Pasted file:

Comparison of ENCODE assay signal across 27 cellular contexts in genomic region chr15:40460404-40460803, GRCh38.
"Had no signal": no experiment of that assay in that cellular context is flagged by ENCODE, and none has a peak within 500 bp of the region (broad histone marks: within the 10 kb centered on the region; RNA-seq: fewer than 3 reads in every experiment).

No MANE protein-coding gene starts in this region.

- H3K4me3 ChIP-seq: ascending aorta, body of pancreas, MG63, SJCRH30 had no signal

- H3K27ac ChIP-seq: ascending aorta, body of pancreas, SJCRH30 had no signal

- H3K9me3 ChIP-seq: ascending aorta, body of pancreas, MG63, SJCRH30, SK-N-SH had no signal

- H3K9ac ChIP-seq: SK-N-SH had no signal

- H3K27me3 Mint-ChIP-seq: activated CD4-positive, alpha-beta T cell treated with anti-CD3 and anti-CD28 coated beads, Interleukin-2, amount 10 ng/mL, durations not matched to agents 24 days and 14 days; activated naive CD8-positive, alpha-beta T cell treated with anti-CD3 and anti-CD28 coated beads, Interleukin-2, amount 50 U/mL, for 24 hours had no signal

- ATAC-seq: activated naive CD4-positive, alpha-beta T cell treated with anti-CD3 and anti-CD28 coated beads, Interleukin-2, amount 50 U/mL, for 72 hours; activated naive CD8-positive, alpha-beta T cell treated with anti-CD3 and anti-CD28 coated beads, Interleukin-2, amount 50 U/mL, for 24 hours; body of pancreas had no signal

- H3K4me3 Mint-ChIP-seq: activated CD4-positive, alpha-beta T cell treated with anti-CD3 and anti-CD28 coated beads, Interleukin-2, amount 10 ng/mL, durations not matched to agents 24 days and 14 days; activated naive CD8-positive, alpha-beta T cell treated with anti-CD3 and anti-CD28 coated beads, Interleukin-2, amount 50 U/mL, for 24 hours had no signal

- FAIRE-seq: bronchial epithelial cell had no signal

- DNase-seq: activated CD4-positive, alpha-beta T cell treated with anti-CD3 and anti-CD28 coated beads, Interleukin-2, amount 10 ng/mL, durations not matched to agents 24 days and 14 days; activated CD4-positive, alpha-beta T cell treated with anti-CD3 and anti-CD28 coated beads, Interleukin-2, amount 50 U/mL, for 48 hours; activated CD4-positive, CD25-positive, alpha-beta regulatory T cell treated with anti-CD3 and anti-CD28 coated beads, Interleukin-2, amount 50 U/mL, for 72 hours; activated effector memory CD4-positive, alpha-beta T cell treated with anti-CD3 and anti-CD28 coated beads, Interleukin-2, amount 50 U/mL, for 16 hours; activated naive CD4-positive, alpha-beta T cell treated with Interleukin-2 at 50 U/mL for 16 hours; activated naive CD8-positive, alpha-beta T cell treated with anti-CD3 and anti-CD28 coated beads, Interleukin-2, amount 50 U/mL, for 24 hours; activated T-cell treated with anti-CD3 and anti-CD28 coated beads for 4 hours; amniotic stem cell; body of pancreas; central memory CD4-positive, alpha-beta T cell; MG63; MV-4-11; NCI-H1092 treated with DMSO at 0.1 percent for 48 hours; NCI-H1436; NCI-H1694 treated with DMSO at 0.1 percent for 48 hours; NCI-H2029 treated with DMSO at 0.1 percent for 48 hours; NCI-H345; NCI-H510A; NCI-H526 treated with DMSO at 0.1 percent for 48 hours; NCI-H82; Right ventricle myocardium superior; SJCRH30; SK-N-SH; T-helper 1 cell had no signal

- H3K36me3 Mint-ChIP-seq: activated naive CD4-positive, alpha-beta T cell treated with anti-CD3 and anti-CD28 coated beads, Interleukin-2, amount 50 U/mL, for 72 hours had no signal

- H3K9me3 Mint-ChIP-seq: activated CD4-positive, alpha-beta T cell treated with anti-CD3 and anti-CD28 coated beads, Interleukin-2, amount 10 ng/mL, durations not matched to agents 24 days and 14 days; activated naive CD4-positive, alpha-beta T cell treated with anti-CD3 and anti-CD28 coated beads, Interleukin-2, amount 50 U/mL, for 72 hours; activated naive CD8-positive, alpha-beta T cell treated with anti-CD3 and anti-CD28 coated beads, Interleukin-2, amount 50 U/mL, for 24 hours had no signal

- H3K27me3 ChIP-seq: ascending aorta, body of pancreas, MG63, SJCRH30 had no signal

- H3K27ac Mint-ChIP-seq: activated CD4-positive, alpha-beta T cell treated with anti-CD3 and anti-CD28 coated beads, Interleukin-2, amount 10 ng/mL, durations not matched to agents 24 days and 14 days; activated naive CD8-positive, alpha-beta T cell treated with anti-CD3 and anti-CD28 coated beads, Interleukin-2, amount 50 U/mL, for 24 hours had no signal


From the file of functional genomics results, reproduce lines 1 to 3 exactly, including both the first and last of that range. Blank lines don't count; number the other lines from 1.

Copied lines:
Comparison of ENCODE assay signal across 27 cellular contexts in genomic region chr15:40460404-40460803, GRCh38.
"Had no signal": no experiment of that assay in that cellular context is flagged by ENCODE, and none has a peak within 500 bp of the region (broad histone marks: within the 10 kb centered on the region; RNA-seq: fewer than 3 reads in every experiment).

No MANE protein-coding gene starts in this region.